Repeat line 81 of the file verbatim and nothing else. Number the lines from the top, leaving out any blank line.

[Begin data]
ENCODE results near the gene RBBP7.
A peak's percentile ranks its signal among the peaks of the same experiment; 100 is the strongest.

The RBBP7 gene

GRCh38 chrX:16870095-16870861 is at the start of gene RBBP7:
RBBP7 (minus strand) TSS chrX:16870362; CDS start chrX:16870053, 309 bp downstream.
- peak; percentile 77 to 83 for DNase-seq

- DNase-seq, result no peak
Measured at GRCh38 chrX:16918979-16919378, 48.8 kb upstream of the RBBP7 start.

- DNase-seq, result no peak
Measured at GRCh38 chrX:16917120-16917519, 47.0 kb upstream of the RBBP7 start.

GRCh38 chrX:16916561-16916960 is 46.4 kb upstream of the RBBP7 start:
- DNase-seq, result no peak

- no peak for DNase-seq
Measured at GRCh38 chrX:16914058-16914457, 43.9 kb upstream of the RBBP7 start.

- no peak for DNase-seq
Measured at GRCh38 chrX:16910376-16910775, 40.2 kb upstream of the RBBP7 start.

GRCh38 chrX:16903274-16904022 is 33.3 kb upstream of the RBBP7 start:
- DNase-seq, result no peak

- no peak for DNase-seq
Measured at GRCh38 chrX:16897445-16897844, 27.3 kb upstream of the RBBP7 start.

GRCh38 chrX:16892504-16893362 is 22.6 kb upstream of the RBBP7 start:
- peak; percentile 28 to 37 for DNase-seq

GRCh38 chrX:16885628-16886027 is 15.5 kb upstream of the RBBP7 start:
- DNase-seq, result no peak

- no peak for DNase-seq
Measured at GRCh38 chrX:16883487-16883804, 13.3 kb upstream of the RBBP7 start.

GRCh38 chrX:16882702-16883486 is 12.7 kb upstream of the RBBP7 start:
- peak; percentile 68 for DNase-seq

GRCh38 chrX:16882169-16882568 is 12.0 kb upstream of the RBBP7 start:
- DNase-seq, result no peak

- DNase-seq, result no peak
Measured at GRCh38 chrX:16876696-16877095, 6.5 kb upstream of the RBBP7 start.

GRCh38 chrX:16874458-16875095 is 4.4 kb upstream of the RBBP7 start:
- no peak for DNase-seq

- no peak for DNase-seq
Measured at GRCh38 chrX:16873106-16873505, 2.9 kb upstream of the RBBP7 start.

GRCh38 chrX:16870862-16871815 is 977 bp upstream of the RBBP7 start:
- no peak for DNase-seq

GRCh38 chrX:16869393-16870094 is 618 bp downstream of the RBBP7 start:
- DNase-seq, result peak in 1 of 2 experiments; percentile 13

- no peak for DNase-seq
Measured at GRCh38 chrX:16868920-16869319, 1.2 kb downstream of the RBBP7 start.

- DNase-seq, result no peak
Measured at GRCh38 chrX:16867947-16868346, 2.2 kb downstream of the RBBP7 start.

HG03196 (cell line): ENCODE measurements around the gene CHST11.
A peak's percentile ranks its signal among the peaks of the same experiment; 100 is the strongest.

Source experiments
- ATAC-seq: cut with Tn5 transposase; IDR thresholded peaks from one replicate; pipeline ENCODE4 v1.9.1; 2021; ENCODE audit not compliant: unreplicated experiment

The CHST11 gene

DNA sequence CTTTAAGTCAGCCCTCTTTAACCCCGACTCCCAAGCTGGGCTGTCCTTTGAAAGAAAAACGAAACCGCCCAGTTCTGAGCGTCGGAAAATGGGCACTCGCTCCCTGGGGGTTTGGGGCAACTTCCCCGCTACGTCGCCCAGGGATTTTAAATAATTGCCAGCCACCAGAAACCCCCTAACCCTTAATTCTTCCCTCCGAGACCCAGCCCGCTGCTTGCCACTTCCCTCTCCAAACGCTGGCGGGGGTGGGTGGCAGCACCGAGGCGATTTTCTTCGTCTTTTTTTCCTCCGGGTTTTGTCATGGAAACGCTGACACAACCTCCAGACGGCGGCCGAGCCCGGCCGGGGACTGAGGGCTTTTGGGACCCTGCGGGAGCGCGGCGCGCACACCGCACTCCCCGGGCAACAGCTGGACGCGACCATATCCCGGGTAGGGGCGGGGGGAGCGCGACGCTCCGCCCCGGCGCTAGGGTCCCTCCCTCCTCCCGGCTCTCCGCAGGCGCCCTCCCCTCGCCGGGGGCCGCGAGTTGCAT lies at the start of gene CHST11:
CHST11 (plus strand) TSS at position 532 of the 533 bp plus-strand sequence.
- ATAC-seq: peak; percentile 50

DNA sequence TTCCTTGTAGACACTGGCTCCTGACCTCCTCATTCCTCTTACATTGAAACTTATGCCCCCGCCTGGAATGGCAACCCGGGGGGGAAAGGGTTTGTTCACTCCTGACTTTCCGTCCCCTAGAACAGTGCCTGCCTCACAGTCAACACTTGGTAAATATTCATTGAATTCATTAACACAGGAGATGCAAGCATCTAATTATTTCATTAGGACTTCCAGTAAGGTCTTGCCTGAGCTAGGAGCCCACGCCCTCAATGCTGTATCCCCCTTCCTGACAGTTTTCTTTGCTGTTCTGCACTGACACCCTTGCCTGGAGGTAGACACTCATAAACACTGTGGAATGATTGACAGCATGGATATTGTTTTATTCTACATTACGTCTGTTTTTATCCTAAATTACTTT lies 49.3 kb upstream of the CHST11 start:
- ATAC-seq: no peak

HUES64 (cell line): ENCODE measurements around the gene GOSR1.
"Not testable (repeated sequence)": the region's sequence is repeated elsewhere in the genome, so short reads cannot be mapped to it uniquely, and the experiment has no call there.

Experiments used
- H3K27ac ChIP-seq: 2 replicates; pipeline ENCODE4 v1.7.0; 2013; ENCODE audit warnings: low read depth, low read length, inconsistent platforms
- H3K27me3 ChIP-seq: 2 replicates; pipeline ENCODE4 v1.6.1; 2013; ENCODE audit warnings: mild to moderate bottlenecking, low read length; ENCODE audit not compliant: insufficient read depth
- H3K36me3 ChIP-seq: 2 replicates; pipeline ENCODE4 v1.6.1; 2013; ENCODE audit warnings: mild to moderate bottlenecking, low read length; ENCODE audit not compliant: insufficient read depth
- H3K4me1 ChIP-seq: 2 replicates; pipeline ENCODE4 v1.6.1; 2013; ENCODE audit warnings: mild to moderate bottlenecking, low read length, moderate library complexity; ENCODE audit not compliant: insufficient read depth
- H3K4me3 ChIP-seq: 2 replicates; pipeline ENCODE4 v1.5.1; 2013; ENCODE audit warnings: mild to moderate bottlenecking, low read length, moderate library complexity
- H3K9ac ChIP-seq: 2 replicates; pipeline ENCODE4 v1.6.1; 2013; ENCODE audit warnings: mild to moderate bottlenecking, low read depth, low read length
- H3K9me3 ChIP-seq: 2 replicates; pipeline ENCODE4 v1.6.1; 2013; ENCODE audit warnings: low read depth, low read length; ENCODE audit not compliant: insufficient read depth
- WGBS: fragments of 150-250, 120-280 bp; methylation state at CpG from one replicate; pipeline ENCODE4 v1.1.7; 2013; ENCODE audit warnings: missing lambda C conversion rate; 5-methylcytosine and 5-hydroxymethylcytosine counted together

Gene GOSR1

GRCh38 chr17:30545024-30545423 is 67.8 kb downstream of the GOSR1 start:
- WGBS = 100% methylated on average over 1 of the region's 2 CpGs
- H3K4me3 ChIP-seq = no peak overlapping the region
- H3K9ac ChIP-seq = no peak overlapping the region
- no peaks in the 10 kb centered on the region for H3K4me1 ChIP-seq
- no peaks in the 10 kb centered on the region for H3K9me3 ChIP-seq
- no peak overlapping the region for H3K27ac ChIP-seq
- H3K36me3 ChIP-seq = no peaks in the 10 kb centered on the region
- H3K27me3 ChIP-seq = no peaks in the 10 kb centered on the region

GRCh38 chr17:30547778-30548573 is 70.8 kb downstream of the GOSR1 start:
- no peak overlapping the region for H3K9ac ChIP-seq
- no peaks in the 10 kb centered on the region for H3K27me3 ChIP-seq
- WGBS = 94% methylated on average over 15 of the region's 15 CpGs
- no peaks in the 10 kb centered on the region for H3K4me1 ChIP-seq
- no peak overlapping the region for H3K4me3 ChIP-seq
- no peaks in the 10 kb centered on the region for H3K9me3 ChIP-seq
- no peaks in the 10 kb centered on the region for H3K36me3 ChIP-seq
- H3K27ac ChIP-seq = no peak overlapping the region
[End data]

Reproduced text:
- no peak overlapping the region for H3K4me3 ChIP-seq